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Secrets of Cayo Costa

 

An excerpt from a recent Florida Weekly article:

The island of Cayo Costa stretches like a long timeline.

And history definitely figures into the island’s heritage. Today, mostly a state park accessible only by boat, Cayo Costa is worth the extra effort of getting there.

The Lee County Visitor & Convention Bureau suggests a few things you should know about this secluded island and its storied past:

Its beach is one of Florida’s bestkept secrets — If you like your beaches off-the-radar and filled with seashells, Cayo Costa fits both bills. Travel + Leisure magazine readers have rated it in the top “10 Beaches Best for Seclusion.” Its seashells are so famously plentiful that shelling charters and tours often take their passengers straight to Cayo Costa.

You can camp on Cayo Costa — To truly get away from it all, spend a night or two on Cayo Costa. If you boat in yourself, you can spend the night tied up at the docks on the bay side. Water taxis can transport you and your gear if you have reserved a night or more in one of the 12 rustic cabins or 30 primitive tent sites on the Gulf of Mexico side near the beach. Remember to pack bug spray and bring your own drinking water. And don’t expect to plug in your phone charger.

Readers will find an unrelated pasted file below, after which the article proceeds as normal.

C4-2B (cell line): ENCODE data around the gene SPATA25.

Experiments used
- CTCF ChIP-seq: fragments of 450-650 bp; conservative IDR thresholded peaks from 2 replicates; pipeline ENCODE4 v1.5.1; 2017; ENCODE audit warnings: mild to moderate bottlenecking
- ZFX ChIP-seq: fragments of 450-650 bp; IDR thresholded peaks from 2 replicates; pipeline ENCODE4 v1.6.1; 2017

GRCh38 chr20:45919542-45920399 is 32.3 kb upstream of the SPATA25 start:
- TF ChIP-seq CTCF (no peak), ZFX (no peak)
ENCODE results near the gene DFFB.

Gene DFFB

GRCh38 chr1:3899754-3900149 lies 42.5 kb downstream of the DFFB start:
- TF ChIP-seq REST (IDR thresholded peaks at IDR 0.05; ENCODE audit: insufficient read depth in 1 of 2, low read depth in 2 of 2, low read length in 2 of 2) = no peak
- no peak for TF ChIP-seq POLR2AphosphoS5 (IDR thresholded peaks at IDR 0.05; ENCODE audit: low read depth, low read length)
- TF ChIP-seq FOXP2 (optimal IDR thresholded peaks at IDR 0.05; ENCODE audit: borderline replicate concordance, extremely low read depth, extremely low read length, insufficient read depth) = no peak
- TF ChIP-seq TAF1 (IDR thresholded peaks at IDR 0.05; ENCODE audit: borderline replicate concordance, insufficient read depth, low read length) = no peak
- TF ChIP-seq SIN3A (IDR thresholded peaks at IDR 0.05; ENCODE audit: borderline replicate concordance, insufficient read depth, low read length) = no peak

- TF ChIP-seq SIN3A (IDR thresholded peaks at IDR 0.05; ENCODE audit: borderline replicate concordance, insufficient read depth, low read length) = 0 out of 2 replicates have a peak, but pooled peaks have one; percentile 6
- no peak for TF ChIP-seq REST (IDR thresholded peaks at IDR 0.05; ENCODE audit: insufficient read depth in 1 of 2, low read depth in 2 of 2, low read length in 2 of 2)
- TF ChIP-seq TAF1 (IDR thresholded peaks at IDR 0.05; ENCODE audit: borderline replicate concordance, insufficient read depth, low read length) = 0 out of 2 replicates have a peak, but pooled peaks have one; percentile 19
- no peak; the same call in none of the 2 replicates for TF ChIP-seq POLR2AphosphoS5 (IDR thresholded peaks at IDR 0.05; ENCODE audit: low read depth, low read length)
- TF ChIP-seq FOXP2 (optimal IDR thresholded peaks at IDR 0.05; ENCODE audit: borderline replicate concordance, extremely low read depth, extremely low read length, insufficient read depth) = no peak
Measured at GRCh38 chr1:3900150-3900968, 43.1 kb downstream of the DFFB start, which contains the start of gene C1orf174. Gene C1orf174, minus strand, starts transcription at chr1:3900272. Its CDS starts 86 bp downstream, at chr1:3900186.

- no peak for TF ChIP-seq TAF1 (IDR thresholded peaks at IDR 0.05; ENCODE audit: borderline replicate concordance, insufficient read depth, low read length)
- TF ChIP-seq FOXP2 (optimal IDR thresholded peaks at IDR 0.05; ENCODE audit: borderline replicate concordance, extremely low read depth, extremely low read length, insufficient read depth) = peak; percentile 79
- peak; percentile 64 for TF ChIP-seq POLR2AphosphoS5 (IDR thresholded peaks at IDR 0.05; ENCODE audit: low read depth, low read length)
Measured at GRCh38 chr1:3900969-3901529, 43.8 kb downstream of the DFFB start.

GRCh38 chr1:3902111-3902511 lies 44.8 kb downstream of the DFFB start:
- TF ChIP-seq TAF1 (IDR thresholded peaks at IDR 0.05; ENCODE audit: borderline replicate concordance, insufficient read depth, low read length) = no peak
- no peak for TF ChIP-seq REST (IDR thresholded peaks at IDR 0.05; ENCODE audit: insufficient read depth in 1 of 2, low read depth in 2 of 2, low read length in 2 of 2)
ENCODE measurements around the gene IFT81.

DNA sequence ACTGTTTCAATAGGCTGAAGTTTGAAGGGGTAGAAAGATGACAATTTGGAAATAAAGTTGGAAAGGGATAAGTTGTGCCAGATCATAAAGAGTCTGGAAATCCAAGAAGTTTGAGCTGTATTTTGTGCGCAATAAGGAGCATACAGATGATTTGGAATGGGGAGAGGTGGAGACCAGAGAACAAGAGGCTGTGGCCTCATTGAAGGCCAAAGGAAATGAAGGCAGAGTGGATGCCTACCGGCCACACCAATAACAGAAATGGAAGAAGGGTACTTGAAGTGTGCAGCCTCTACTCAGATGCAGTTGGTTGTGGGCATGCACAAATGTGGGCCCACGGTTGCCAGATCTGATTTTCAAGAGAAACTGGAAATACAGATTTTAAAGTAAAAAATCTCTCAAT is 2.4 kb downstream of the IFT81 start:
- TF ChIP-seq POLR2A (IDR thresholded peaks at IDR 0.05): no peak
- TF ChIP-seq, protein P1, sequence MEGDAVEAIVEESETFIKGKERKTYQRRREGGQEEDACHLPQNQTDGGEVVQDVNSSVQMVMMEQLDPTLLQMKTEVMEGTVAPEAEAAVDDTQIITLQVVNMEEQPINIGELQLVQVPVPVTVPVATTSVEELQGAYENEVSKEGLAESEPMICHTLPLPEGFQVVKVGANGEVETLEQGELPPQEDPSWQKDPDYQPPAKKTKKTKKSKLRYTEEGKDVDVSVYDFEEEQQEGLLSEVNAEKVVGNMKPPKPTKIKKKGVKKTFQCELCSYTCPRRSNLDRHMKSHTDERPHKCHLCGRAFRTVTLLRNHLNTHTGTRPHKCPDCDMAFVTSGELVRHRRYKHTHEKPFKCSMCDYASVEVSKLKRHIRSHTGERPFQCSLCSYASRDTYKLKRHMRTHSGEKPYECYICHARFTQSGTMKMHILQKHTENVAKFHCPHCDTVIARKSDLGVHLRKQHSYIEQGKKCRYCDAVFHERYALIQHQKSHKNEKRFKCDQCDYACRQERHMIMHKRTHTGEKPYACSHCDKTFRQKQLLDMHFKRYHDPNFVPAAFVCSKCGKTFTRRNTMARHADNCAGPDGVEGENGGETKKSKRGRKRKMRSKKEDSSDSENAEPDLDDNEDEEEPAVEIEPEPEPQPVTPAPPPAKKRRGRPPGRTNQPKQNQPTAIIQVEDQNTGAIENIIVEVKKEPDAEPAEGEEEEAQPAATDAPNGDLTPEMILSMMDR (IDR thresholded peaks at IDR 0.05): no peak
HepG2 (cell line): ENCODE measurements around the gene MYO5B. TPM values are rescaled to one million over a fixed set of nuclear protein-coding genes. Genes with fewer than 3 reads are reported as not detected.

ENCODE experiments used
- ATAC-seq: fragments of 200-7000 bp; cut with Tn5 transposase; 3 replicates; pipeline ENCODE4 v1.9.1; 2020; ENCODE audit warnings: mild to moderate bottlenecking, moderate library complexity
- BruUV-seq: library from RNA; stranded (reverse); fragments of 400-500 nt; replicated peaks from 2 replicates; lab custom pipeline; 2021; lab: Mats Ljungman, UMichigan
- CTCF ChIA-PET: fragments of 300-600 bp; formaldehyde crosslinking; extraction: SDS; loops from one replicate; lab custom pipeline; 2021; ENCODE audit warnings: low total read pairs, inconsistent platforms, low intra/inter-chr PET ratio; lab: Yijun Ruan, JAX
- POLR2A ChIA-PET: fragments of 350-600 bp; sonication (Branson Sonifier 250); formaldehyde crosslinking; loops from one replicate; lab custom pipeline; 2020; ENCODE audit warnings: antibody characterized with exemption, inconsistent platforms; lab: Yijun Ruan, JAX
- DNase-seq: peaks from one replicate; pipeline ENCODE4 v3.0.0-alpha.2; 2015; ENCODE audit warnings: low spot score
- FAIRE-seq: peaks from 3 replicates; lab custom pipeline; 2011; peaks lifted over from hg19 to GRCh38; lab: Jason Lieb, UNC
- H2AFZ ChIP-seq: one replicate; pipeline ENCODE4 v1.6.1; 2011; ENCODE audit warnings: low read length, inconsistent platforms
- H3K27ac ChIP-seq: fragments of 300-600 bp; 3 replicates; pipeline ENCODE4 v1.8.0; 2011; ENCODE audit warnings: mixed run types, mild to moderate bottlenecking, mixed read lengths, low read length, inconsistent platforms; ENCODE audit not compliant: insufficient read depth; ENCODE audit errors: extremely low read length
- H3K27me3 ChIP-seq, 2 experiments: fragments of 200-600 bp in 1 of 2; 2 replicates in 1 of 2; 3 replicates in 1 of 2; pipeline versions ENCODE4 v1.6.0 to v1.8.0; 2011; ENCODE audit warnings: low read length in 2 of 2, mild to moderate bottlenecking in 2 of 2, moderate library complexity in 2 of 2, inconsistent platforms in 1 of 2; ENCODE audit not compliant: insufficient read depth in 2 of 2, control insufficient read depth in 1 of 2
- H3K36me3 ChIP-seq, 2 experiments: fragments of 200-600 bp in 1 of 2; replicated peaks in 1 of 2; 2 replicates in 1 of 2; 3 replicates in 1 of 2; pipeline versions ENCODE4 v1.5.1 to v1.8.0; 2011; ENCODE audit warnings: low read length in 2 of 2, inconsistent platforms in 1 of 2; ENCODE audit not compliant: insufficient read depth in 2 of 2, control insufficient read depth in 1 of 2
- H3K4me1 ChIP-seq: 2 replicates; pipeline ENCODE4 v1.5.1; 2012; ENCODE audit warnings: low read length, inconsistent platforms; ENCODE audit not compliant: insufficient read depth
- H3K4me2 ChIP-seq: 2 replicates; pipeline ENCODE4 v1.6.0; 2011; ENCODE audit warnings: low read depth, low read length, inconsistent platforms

There are remains of a pioneer cemetery on Cayo Costa — Nature trails crisscross the 2,420-acre island through scrubby and sandy beach habitat. At the island’s center, hikers will see the historic graves of pioneer settlers on the island.

Cayo Costa has a checkered past — Which leads us to Cayo Costa’s intertwined legends and facts. Island lore tells of pirates and outlaws, murders, a brothel, smuggling and other lawless goings-on. The facts intrigue without all the whispered rumors, however. Shell mound remnants bear witness to early Amerindian settlements. A couple of Cuban fishing ranchos inhabited the island in the mid-1800s. They eventually evolved into a settlement of about a dozen fishing families with a schoolhouse and post office. A military quarantine station operated for a time at the island’s north end for immigrants entering the country through Boca Grande Pass. Later, the building was used for dances and parties.

Time and nature have left few traces of Cayo Costa’s past. But its delicious seclusion and natural treasures fuel the imagination.

To learn more, visit www.visitfriendsofcayocosta.org and floridastateparks.org/park/Cayo-Costa, or call Cayo Costa State Park at 941-964-0375.

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